Mechanism of load transfored...PRC-I

Student at University of south asia lahore
25 Jun 2014

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Mechanism of load transfored...PRC-I

  1. 1 Plain & Reinforced Concrete-1 Mechanism of Load Transfer Load Roof Surface Roof Slab Beams Column Foundation Sub Soil Function of structure is to transfer all the loads safely to ground. A particular structural member transfers load to other structural member.
  2. 2 Plain & Reinforced Concrete-1 Merits of Concrete Construction 1. Good Control over cross sectional dimensions and Shape One of the major advantage of concrete structures is the full control over the dimensions and structural shape. Any size and shape can be obtained by preparing the formwork accordingly. 2. Availability of Materials All the constituent materials are earthen materials (cement, sand, crush) and easily available in abundance. 3. Economic Structures All the materials are easily available so structures are economical. 4. Good Insulation Concrete is a good insulator of Noise & heat and does not allow them to transmit completely.
  3. 3 Plain & Reinforced Concrete-1 Merits of Concrete Construction (contd…) 5. Good Binding Between Steel and Concrete there is a very good development of bond between steel and concrete. 6. Stable Structure Concrete is strong in compression but week in tension and steel as strong in tension so their combination give a strong stable structure. 7. Less Chances of Buckling Concrete members are not slim like steel members so chances of buckling are much less. 8. Aesthetics concrete structures are aesthetically good and cladding is not required
  4. 4 Plain & Reinforced Concrete-1 Merits of Concrete Construction (contd…) 9. Lesser Chances of Rusting steel reinforcement is enclosed in concrete so chances of rusting are reduced. Demerits of Concrete Construction 1. Week in tension Concrete is week in tension so large amount of steel is required. 2. Increased Self Weight Concrete structures have more self weight compared with steel structures so large cross-section is required only to resist self weight, making structure costly. 3. Cracking Unlike steel structures concrete structures can have cracks. More cracks with smaller width are better than one crack of larger width.
  5. 5 Plain & Reinforced Concrete-1 Demerits of Concrete Construction 4. Unpredictable Behavior If same conditions are provided for mixing, placing and curing even then properties can differ for the concrete prepared at two different times. 5. Inelastic Behavior concrete is an inelastic material, its stress-strains curve is not straight so its behavior is more difficult to understand. 6. Shrinkage and Creep Shrinkage is reduction in volume. It takes place due to loss of water even when no load is acting over it. Creep is reduction in volume due to sustained loading when it acts for long duration. This problem is not in steel structures. 7. Limited Industrial Behavior Most of the time concrete is cast-in-situ so it has limited industrial behavior.
  6. 6 Plain & Reinforced Concrete-1 Specification & Codes These are rules given by various organizations in order to guide the designers for safe and economical design of structures Various Codes of Practices are 1. ACI 318-08 By American Concrete Institute. For general concrete constructions (buildings) 2. AASHTO Specifications for Concrete Bridges. By American Association of State Highway and Transportation Officials. 3. ASTM (American Standards for Testing and Materials) for testing of materials.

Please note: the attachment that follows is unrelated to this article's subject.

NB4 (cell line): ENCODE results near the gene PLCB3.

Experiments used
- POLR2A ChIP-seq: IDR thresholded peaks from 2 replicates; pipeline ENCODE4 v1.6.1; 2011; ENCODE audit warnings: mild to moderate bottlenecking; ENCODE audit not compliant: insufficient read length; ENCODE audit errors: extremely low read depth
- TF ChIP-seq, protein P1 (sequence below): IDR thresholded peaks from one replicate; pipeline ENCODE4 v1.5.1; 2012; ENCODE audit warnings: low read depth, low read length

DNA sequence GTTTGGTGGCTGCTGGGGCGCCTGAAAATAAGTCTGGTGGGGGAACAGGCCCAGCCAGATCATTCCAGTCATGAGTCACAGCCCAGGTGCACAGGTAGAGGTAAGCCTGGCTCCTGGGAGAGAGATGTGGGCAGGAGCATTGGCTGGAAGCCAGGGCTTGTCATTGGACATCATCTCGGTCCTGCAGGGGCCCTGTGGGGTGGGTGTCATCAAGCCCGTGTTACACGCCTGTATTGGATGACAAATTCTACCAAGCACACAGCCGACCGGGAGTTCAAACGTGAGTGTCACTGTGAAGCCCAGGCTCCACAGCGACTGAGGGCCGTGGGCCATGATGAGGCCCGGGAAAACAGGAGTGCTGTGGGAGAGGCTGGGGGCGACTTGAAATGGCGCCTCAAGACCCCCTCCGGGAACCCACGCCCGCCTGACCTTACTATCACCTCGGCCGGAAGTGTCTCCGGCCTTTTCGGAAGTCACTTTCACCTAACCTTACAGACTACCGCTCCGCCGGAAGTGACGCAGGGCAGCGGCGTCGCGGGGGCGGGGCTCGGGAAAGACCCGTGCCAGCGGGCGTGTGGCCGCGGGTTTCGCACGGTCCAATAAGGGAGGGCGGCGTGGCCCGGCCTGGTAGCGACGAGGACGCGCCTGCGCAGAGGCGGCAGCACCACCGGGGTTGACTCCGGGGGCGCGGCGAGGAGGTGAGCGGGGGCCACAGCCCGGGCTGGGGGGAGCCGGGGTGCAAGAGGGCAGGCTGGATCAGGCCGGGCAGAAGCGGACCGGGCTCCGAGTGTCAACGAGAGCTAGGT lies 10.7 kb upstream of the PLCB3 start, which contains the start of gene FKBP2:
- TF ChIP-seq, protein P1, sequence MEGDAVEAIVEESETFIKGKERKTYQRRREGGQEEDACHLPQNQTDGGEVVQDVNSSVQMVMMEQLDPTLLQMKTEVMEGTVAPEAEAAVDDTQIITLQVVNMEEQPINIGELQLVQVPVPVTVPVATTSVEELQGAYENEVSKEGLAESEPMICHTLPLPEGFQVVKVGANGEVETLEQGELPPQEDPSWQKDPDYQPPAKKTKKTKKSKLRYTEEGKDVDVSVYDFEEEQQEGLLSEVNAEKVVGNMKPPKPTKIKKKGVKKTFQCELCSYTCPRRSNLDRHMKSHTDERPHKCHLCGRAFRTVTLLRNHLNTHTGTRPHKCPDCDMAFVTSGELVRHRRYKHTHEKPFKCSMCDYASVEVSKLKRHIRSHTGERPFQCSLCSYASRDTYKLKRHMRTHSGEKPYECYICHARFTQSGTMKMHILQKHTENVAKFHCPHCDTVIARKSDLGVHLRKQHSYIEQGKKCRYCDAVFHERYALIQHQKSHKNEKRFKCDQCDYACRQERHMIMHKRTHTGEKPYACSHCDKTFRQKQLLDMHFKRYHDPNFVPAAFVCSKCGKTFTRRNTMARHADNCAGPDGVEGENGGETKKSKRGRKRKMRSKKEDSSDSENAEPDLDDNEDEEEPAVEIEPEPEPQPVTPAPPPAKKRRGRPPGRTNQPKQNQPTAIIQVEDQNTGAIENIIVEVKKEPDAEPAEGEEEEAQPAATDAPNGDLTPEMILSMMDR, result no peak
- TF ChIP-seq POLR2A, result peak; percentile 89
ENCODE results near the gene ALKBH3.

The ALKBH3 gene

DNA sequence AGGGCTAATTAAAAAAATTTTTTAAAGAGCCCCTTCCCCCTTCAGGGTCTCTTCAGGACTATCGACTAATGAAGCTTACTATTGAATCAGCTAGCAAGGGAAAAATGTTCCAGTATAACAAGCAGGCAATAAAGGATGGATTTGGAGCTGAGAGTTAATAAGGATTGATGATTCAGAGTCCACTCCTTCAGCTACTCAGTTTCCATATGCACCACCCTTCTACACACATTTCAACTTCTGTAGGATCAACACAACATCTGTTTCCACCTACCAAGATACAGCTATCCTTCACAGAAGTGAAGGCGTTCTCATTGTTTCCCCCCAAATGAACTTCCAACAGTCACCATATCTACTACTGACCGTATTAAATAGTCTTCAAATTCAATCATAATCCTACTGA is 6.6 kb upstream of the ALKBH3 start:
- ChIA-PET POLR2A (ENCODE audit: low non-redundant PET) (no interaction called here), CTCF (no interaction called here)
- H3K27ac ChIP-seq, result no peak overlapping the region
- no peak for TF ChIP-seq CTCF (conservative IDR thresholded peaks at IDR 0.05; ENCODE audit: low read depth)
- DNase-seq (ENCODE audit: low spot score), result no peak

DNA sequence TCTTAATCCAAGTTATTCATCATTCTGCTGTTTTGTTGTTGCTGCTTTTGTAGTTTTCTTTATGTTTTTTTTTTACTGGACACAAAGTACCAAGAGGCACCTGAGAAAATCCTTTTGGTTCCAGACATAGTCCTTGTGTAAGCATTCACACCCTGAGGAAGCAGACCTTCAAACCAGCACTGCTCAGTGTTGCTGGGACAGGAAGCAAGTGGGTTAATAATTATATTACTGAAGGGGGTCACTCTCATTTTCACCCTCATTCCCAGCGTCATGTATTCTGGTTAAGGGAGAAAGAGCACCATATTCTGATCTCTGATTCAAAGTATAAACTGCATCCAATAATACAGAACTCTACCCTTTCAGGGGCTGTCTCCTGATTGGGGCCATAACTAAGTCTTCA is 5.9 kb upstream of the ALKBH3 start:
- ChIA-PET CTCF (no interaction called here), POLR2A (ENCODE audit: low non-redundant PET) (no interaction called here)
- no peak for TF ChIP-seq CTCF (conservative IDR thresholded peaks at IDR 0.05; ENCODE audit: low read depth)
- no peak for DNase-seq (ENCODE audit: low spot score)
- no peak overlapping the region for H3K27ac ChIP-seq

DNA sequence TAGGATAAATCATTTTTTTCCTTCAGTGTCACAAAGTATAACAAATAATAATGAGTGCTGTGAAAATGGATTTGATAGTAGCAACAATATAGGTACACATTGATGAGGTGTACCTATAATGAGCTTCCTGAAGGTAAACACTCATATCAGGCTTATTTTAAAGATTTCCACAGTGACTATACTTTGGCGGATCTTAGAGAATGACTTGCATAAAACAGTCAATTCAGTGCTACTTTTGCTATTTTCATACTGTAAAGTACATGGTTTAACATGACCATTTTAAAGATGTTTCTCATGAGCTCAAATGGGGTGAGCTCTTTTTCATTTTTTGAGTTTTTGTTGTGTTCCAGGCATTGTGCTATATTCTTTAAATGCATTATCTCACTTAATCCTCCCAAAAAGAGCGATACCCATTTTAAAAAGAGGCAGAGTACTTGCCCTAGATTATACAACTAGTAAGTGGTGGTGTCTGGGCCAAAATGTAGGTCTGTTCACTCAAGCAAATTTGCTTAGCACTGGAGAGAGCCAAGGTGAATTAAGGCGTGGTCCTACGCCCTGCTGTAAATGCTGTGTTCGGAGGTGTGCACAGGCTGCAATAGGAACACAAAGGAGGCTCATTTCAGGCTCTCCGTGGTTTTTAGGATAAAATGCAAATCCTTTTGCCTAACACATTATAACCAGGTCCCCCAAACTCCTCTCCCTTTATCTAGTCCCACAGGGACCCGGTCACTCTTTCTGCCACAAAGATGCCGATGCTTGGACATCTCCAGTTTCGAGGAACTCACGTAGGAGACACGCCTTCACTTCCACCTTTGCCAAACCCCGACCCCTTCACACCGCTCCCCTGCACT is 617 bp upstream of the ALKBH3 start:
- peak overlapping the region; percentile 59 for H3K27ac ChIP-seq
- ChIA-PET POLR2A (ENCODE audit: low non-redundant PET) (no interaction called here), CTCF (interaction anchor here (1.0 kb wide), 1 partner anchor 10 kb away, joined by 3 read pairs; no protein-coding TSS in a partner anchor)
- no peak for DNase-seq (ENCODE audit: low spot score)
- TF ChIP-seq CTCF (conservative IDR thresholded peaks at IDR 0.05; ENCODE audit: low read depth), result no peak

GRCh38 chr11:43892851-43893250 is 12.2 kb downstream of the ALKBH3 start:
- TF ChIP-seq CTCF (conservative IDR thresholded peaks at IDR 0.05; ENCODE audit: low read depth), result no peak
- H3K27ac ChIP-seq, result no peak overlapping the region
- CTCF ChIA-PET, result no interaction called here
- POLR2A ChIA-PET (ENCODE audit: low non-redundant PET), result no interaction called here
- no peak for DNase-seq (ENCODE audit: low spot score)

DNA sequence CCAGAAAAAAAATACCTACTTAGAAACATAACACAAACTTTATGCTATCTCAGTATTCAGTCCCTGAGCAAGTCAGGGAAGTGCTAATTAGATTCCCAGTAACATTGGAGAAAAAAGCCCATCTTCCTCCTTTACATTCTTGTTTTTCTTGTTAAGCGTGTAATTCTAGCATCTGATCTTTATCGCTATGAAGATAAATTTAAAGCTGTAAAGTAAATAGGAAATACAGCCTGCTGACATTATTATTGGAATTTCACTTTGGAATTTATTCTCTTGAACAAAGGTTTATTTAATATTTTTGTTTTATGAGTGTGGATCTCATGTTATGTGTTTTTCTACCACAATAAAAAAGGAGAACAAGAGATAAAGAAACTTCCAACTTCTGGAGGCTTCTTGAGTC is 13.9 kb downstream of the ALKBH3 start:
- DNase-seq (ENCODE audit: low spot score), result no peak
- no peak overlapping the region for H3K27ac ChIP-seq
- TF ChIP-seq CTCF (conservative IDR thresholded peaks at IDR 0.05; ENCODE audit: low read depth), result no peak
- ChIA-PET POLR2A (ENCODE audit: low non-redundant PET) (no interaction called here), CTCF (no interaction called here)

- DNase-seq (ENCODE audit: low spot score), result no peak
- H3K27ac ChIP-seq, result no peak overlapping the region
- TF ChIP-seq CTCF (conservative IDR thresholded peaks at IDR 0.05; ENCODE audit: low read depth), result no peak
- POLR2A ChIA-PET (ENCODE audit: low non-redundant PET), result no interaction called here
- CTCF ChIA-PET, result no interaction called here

7. 7 Plain & Reinforced Concrete-1 Stress Strain Curve of Concrete fc’ 0.85fc’ Stress Strain Crushing 0.0028 to 0.0045, generally 0.003 •The first portion of curve, to about 40% of the ultimate strength fc’, can be considered linear. •The lower the strength of concrete the greater will be the failure strain 0.4 fc’
  8. 8 Plain & Reinforced Concrete-1 Modulus of Elasticity Concrete is not an elastic material therefore it does not have a fixed value of modulus of elasticity Strain Stress Secant Modulus Tangent Modulus Initial tangent Modulus Tangent and Secant Moduli of Concrete 0.4fc’
  9. 9 Plain & Reinforced Concrete-1 Modulus of Elasticity (contd…) Secant modulus (Ec) is the one which is being used in design. Ec = 0.043 wc 1.5√fc’ wc = density of concrete in kg/m3 fc’ = specified cylinder strength in MPa For normal weight concrete, say wc = 2300 kg/m3 Ec = 4700√fc’
  10. 10 Plain & Reinforced Concrete-1 Reinforcing Steel Steel bars are:  Plain  Deformed (currently in use) Deformed bars have longitudinal and transverse ribs. Ribs provide a good bond between steel and concrete. If this bond fails steel becomes in effective. The most important properties for reinforcing steel are:  Young's modulus, E (200 GPa)  Yield strength, fy  Ultimate strength, fu  Size and diameter of bar
  11. 11 Plain & Reinforced Concrete-1 Steel Bars
  12. 12 Plain & Reinforced Concrete-1 Reinforcing Steel (contd..) Stress Strain Curve for Steel fy fy/2 fu Strain Stress Strain Hardeningyielding
  13. 13 Plain & Reinforced Concrete-1 Reinforcing Steel (contd…) Steel Grade Designation  Grade 300, fy = 300 MPa Grade 40  Grade 420, fy = 420 MPa Grade 60  Grade 520, fy = 520 MPa Grade 70 FPS Strain Grade 300 Grade 420 Grade 520 Stress For hot rolled steel bars Cold twisted steel bars are available in grade 420 For hot rolled steel bars
  14. 14 Plain & Reinforced Concrete-1 Reinforcing Steel (contd..) For simplification the stress strain diagram is consider bilinear because after yielding cracks appear and concrete becomes in effective. Strain Stress Bilinear Curve